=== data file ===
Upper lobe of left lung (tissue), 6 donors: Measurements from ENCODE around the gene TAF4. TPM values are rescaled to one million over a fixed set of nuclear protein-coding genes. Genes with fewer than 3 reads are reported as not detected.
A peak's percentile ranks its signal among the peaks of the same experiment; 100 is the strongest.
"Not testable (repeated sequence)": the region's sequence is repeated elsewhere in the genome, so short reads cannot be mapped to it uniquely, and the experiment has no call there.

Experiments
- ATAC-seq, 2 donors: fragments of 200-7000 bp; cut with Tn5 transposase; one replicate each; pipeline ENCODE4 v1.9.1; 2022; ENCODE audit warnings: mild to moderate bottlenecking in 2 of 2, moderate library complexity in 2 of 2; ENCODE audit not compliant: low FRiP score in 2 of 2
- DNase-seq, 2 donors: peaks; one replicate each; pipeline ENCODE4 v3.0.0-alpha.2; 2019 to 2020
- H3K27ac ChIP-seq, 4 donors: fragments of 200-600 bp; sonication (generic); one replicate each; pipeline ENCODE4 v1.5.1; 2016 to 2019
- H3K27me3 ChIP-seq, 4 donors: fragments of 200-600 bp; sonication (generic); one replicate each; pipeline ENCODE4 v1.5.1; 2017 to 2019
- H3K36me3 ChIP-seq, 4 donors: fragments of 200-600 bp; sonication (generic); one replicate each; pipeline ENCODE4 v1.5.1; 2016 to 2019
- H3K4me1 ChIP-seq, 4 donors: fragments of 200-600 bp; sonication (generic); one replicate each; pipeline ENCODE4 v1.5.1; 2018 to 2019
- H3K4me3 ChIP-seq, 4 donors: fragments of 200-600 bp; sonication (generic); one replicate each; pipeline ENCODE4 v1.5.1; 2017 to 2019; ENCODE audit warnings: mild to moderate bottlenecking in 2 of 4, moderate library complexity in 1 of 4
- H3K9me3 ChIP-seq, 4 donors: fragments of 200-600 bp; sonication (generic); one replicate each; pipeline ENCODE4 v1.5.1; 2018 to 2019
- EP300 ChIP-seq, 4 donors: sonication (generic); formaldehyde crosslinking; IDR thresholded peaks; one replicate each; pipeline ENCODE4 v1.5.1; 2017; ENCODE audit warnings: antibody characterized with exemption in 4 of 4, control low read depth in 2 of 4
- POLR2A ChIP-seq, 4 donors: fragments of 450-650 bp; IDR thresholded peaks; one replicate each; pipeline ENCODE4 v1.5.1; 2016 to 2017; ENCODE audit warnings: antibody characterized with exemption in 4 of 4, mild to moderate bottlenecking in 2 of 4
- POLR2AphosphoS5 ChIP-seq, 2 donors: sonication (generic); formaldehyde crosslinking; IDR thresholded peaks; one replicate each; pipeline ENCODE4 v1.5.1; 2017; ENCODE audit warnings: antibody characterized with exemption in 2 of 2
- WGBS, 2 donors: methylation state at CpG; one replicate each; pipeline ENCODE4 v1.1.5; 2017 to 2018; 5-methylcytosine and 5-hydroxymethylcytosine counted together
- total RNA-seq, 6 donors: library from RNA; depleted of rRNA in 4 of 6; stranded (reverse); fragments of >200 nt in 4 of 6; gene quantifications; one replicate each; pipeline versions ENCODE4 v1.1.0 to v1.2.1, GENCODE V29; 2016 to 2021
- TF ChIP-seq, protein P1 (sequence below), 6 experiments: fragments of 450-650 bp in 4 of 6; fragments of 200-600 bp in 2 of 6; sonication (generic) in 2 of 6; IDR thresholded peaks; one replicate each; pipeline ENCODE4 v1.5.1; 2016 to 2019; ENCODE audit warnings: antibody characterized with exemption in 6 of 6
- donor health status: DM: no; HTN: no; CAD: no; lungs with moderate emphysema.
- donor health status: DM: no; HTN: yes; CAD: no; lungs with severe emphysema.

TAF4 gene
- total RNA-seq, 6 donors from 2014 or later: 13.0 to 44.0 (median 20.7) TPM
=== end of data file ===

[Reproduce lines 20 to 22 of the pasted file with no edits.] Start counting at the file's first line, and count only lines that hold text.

- donor health status: DM: no; HTN: yes; CAD: no; lungs with severe emphysema.

TAF4 gene
- total RNA-seq, 6 donors from 2014 or later: 13.0 to 44.0 (median 20.7) TPM